The cardiovascular system is astonishing. It uses the blood that circulates in our veins and arteries to transport oxygen and nutrients to every tissue in the body. At EPFL, Lucio Pancaldi, a PhD student, and Selman Sakar, an assistant professor, have decided to harness hydrokinetic energy (mechanical energy resulting from the motion of liquids) to get to places in the human body without resorting to invasive methods. “Large proportions of the brain remain inaccessible because the existing tools are unwieldy, and exploring the tiny, intricate cerebral vascular system without causing tissue damage is extremely difficult” says Sakar.
Miniaturizing endovascular devices
Doctors can access patients’ arteries by pushing and rotating guidewires, and later sliding hollow tubes called catheters. However, when arteries begin to narrow, especially in the brain, this advancement technique reveals its limits. Scientists at EPFL’s MicroBioRobotic Systems (MICROBS) Laboratory, working with colleagues from Prof. Diego Ghezzi’s group, engineered tethered microscopic devices that could be introduced into capillaries with unprecedented speed and ease. “Our technology is not intended to replace conventional catheters, but to augment them”, says Pancaldi.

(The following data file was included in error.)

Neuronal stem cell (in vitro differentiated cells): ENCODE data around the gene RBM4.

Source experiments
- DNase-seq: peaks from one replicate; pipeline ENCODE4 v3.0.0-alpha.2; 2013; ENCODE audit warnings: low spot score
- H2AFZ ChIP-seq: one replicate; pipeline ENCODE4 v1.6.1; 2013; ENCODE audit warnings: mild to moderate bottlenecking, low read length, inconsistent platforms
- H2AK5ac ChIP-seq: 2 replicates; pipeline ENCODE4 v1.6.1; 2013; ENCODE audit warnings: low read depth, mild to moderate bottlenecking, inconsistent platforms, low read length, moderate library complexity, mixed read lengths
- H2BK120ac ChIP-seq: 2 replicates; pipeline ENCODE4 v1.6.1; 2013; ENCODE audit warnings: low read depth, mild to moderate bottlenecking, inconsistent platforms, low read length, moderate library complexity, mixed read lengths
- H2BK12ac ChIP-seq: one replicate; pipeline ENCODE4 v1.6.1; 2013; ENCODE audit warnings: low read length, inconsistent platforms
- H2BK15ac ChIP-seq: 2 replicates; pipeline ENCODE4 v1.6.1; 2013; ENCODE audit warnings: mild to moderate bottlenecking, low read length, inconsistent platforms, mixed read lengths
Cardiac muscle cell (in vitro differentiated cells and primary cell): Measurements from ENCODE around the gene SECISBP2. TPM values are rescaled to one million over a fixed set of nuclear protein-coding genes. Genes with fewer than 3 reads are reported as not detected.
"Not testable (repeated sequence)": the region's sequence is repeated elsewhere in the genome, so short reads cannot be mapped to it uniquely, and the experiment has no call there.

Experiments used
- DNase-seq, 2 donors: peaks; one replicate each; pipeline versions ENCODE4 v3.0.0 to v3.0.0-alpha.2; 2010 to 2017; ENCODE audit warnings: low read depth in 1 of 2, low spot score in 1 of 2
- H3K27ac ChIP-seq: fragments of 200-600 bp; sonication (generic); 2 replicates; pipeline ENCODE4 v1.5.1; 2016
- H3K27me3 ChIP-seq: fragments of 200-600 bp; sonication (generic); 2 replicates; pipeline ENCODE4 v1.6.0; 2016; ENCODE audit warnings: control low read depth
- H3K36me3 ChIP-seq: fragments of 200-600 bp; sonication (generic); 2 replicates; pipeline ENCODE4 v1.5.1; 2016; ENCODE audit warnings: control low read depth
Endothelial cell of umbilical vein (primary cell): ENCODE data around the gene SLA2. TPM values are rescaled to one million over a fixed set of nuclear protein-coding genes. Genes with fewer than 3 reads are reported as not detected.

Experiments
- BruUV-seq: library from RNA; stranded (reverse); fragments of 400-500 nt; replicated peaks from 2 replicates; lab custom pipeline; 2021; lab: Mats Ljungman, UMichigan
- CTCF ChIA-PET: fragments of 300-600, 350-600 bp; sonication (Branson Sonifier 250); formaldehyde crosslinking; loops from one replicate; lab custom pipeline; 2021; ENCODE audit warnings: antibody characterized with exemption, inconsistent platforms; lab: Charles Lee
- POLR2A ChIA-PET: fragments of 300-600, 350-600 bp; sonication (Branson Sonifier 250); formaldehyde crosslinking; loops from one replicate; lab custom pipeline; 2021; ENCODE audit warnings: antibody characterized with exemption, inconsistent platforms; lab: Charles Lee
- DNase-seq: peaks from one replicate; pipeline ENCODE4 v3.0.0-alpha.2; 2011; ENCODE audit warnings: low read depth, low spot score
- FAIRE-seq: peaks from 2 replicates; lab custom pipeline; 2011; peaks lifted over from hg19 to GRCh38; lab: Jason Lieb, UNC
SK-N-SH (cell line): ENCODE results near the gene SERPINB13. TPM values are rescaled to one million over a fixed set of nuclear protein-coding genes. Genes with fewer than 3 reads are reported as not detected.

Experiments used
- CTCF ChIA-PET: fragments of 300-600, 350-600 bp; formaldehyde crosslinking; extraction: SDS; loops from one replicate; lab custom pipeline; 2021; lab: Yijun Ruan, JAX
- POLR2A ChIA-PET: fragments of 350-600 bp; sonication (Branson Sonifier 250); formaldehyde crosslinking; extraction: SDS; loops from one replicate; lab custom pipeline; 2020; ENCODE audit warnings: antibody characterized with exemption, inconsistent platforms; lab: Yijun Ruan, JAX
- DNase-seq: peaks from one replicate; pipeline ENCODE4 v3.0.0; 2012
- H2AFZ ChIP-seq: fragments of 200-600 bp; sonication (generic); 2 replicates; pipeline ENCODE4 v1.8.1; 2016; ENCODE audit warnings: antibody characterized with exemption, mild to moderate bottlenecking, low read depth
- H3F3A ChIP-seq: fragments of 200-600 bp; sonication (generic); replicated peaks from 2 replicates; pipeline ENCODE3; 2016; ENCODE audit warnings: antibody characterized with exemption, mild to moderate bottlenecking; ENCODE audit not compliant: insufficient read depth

Fishing for answers
The devices consist of a magnetic tip and an ultraflexible body made of biocompatible polymers. "Imagine a fishhook gradually released into a river. It will get carried along by the current. We simply hold onto one end of the device and let the blood drag it to the most peripheral tissues. We gently rotate the magnetic tip of the device at bifurcations for choosing a specific path", says Pancaldi. Since no mechanical force is applied directly at the vessel wall, the risk of causing any damage is very low. Moreover, harnessing blood flow could reduce the operation time from several hours to a couple of minutes.
Charting a course through the vascular system
Both the release of the device and magnetic steering are under computer control. Furthermore, there is no need for force feedback as the tip of the device does not push against the vessel walls. “We can envision that a surgical robot will use the detailed map of the vasculature provided by the MRI and CT scans of the patient to autonomously guide devices to target locations. The addition of machine intelligence would transform endovascular operations. Alternatively, a computer program may use the visual information provided by the fluoroscope to localize the device and calculate a trajectory in real-time to facilitate manual operations”, says Sakar.
Schematic representation highlighting the features of flow-driven navigation. Hydrokinetic power is harnessed to propel syringe-injectable microscopic probes, ensuring autonomous navigation and obstacle avoidance. Magnetic fields provide steering to wirelessly access target daughter arteries. © 2020 EPFL
Researchers at EPFL’s School of Engineering tested the device inside artificial microvasculature systems. The next phase will involve tests on animals with state-of-the-art medical imaging systems. Scientists are also hoping to develop other devices with a range of on-board actuators and sensors.